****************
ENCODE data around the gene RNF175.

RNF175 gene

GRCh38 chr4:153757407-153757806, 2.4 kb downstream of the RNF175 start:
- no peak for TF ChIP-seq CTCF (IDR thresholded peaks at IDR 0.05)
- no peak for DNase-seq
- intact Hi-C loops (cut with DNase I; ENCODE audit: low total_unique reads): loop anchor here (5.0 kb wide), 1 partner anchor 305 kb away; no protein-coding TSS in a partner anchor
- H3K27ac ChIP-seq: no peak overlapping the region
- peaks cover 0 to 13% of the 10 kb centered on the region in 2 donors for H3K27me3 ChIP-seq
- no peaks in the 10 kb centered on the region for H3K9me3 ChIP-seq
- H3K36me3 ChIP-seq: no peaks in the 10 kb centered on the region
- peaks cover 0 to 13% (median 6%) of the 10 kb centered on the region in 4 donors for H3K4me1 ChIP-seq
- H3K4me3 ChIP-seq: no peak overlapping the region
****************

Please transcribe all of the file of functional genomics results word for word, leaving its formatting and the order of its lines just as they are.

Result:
ENCODE data around the gene RNF175.

RNF175 gene

GRCh38 chr4:153757407-153757806, 2.4 kb downstream of the RNF175 start:
- no peak for TF ChIP-seq CTCF (IDR thresholded peaks at IDR 0.05)
- no peak for DNase-seq
- intact Hi-C loops (cut with DNase I; ENCODE audit: low total_unique reads): loop anchor here (5.0 kb wide), 1 partner anchor 305 kb away; no protein-coding TSS in a partner anchor
- H3K27ac ChIP-seq: no peak overlapping the region
- peaks cover 0 to 13% of the 10 kb centered on the region in 2 donors for H3K27me3 ChIP-seq
- no peaks in the 10 kb centered on the region for H3K9me3 ChIP-seq
- H3K36me3 ChIP-seq: no peaks in the 10 kb centered on the region
- peaks cover 0 to 13% (median 6%) of the 10 kb centered on the region in 4 donors for H3K4me1 ChIP-seq
- H3K4me3 ChIP-seq: no peak overlapping the region